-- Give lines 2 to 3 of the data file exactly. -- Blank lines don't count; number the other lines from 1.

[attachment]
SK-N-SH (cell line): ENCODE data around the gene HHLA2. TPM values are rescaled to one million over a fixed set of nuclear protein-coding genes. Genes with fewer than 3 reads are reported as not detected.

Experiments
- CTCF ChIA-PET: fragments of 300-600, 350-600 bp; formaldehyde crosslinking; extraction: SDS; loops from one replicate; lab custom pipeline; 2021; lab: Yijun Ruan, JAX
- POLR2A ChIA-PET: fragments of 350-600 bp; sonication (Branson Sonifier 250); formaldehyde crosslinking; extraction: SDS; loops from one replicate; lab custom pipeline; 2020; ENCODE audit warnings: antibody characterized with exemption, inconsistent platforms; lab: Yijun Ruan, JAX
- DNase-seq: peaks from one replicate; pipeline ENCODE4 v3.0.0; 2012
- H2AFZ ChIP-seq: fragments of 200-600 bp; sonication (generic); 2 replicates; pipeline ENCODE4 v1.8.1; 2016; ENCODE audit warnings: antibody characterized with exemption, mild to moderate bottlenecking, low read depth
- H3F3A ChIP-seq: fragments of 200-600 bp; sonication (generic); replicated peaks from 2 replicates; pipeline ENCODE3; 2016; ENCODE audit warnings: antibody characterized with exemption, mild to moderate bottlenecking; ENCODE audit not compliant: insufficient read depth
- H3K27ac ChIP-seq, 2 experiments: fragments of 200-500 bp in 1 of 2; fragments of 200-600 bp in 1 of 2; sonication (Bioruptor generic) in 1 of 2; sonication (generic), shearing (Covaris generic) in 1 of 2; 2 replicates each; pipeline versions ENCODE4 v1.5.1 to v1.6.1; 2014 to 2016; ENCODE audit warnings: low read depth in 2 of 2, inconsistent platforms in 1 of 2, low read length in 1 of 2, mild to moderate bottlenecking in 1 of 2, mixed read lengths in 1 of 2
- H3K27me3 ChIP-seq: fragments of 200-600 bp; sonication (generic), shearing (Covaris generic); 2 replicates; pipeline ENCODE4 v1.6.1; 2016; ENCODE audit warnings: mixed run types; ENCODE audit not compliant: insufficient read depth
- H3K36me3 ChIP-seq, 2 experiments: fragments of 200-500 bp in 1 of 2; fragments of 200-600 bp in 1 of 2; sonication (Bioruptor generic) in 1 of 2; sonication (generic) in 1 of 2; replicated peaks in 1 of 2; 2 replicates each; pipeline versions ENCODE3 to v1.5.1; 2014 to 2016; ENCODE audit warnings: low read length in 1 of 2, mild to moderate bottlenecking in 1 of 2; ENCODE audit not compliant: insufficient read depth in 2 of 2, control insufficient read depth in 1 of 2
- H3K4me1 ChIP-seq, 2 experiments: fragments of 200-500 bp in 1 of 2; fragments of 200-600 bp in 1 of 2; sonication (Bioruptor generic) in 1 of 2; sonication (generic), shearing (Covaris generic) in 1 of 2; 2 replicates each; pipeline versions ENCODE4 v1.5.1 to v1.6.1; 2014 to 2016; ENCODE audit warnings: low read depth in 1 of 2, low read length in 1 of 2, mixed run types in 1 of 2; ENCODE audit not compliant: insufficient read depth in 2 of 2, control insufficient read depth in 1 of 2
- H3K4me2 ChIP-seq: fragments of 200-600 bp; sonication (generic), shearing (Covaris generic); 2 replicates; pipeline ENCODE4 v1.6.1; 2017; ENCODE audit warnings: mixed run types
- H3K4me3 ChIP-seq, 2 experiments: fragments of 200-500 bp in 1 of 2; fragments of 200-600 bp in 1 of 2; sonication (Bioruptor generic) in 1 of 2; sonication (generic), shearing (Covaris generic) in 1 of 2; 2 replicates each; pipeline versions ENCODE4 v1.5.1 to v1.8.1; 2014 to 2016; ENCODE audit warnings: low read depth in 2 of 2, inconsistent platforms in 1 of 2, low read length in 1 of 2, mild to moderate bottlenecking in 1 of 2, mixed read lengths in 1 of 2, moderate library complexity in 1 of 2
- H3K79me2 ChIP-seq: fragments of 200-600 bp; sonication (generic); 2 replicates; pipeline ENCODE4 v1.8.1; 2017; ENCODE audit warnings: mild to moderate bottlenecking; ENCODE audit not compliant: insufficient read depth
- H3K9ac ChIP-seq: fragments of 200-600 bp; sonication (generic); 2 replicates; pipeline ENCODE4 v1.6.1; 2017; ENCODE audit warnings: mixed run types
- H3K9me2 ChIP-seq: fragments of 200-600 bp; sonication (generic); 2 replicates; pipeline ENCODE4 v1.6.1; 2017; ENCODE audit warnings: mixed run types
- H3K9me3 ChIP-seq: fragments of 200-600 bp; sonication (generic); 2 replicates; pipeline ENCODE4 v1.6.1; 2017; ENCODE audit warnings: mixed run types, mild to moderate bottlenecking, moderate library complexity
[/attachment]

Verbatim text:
Experiments
- CTCF ChIA-PET: fragments of 300-600, 350-600 bp; formaldehyde crosslinking; extraction: SDS; loops from one replicate; lab custom pipeline; 2021; lab: Yijun Ruan, JAX